I do believe that patience is a virtue; however, in some areas of my life, I can be very impatient. One place where I find little patience is the mall. I walk so fast through the mall to get from one location to another that I imagine a security person watching me on their monitors and saying: “Joe, check this guy out. Do you think he just stole something?” I walk with purpose because I need to get on to other more important jobs! Patience does nothing for my shopping plan.
Conversely, patience is necessary when building anything of value. I remember from my teaching days when I would dig into content at a very deep and detailed level during a lesson and then expect students perform at a high level. It didn’t always work that way. Even though I taught my content very…thoroughly…, sometimes students just wouldn’t get to where I needed them to be. I learned that breaking up content into smaller parts and teaching those parts one at a time, always spiraling back and practicing those concepts, helped my students to perform at a much higher level. I learned that there were very few, if any, quick fixes for anything of significance no matter how hard I worked and how well I planned.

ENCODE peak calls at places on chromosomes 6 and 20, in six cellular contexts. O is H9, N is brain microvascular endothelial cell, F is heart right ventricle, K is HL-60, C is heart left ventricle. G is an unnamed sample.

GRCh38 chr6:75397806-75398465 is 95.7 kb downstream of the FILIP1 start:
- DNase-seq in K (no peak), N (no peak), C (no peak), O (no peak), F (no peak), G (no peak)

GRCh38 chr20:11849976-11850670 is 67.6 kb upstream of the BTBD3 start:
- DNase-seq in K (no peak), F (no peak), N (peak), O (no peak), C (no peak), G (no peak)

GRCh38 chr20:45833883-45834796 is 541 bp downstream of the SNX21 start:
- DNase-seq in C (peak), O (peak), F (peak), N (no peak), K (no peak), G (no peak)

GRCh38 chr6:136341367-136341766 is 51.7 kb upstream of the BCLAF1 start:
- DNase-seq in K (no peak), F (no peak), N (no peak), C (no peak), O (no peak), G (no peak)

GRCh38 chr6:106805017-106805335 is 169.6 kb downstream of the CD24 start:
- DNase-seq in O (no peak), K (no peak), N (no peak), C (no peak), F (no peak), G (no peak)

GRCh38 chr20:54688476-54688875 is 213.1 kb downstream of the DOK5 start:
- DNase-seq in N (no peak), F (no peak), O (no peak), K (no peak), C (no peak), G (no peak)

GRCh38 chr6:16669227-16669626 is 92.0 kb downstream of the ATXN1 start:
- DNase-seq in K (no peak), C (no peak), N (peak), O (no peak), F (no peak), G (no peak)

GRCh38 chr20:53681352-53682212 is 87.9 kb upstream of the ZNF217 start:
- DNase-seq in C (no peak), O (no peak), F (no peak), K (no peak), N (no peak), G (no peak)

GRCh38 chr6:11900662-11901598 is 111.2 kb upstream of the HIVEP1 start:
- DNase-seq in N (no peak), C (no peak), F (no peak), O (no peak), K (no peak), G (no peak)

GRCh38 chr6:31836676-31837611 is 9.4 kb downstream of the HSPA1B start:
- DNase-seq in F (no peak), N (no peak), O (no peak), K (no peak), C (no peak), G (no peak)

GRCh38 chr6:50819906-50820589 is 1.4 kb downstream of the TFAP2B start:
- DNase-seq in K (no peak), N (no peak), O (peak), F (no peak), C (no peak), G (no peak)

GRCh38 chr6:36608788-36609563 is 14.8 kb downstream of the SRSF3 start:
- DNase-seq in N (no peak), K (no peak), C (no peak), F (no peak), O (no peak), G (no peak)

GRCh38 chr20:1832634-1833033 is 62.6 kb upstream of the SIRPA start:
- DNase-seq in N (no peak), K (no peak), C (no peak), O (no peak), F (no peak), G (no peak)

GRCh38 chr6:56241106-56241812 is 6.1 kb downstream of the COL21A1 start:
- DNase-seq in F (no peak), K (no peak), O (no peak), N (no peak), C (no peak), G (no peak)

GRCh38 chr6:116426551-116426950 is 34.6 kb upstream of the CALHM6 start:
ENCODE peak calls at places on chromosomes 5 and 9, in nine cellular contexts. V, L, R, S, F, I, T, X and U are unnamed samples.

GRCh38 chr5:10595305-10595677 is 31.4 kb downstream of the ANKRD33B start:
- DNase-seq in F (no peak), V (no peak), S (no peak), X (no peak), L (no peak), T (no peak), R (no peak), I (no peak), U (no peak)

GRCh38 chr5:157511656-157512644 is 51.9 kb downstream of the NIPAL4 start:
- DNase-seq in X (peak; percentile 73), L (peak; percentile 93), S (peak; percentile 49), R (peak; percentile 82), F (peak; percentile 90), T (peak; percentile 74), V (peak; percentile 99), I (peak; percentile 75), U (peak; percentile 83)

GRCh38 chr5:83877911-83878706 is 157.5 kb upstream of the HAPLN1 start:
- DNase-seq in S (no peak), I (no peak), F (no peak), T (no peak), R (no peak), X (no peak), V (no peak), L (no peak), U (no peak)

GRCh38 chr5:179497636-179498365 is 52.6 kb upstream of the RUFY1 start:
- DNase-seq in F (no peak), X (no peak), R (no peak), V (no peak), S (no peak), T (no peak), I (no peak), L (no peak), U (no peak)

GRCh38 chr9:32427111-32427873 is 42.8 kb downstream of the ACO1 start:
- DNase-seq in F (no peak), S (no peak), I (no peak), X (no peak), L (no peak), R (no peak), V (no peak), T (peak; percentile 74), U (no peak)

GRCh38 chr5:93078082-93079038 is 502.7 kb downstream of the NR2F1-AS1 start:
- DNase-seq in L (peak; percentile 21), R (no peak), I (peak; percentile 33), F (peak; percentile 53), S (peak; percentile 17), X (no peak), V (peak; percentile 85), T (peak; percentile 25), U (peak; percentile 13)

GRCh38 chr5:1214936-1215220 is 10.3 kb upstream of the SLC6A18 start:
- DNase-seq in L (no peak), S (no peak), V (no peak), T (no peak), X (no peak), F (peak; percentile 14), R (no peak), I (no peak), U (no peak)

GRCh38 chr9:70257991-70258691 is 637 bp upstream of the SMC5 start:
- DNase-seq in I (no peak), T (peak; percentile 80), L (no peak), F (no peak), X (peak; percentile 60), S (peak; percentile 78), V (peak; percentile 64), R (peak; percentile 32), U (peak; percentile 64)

As an administrator, I have learned that the best programs come from ideas that grow over time. We work with people, not machines which make the tenet articulated in my title even more important. When working with a team of people, patience is much more than a virtue, it is essential to the success of everyone. Taking time and moving slowly through the team building and norm building processes will allow you to move much quicker in the future. Not only is it important to get everyone on the same page, it is important to develop a common understanding of the topic at hand. Taking the time to study together and develop that common knowledge makes all future conversations much more productive. It is not passé to develop the beliefs, vision and mission of the group. Remember, most success comes from how decisions are made, not from what was decided. Process is at least as important as content.
Like a train, big ideas start slowly as they build speed and power. Once they have gotten up to speed, they are very difficult to stop and are more easily sustained. Lay groundwork for your endeavors and continue to work toward excellence with a team. Be patient without being idle and you’ll find success down the track!